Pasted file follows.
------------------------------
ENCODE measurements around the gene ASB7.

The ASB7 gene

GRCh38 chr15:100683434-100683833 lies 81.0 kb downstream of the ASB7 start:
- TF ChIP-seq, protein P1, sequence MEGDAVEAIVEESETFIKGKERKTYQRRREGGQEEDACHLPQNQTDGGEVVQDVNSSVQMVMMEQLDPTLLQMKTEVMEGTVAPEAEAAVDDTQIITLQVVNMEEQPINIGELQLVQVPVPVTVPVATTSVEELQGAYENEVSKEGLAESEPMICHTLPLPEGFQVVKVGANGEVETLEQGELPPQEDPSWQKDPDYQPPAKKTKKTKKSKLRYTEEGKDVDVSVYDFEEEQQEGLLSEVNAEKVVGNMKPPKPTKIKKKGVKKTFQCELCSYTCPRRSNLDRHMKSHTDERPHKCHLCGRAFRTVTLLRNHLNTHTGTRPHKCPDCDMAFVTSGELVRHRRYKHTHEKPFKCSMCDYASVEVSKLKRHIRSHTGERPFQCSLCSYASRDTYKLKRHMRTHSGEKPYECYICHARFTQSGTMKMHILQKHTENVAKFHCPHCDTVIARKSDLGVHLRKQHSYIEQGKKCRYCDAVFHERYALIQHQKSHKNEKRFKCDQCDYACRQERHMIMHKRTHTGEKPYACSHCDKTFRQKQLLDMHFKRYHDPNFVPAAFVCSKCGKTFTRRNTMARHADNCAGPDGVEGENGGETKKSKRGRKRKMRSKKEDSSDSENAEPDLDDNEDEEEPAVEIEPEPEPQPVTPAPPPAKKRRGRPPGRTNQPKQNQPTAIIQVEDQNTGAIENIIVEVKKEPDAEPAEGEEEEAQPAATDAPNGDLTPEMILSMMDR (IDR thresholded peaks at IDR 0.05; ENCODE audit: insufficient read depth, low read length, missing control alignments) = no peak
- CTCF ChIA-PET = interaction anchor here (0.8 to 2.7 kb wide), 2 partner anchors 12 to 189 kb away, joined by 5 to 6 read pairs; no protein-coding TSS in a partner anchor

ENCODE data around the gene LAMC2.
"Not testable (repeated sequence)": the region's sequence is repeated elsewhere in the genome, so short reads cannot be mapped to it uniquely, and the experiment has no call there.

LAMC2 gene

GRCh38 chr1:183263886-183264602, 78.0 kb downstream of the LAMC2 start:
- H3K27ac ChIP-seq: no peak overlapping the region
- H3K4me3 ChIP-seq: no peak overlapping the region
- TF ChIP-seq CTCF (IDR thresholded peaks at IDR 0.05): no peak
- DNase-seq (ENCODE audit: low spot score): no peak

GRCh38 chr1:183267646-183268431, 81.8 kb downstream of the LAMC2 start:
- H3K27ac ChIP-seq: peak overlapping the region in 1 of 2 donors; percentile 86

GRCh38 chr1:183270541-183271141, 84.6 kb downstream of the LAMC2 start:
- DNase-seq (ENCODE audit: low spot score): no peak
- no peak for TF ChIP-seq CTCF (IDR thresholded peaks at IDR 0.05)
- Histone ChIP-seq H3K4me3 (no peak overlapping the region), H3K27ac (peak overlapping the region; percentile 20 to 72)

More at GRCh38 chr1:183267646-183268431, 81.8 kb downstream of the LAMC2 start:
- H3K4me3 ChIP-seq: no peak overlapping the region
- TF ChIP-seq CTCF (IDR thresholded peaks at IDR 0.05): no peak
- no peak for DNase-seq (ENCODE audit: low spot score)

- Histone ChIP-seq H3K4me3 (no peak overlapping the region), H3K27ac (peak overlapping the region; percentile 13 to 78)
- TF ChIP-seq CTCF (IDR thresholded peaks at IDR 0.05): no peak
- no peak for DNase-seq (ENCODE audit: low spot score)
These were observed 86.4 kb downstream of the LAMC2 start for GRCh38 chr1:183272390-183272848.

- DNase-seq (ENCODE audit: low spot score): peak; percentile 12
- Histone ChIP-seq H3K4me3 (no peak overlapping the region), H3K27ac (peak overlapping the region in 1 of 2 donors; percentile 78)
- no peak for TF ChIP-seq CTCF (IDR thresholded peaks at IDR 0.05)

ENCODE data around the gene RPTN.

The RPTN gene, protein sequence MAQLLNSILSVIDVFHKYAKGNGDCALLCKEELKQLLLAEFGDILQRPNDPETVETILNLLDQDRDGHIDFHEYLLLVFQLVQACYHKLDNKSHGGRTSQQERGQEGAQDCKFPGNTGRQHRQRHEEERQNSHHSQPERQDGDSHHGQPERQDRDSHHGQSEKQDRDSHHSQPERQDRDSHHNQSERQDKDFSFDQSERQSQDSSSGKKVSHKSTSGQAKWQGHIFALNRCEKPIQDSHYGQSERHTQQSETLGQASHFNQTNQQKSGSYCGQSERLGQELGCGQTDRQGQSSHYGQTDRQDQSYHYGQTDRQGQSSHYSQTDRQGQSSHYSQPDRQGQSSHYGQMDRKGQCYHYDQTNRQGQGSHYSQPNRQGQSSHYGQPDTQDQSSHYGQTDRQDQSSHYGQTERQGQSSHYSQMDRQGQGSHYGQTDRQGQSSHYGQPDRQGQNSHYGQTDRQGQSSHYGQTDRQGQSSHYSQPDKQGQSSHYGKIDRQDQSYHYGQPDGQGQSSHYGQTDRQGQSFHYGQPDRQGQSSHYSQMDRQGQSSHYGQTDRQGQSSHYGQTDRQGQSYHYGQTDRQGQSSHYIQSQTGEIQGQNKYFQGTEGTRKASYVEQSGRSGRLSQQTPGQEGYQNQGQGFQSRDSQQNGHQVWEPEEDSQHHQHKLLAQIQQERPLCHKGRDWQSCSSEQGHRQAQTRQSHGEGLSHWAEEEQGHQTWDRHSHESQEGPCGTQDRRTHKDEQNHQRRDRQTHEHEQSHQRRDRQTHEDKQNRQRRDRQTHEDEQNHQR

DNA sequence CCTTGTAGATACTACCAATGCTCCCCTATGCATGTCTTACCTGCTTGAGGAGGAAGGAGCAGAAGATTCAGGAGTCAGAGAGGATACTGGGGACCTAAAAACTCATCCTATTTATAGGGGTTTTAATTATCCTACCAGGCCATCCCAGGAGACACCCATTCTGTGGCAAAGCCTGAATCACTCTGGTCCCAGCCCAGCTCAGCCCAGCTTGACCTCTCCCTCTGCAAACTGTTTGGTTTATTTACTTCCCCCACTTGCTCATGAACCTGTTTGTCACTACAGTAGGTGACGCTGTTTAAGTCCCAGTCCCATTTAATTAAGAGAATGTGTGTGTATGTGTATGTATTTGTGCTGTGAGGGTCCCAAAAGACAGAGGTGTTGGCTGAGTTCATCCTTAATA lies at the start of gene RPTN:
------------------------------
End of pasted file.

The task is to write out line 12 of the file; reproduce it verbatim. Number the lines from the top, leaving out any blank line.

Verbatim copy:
- TF ChIP-seq CTCF (IDR thresholded peaks at IDR 0.05): no peak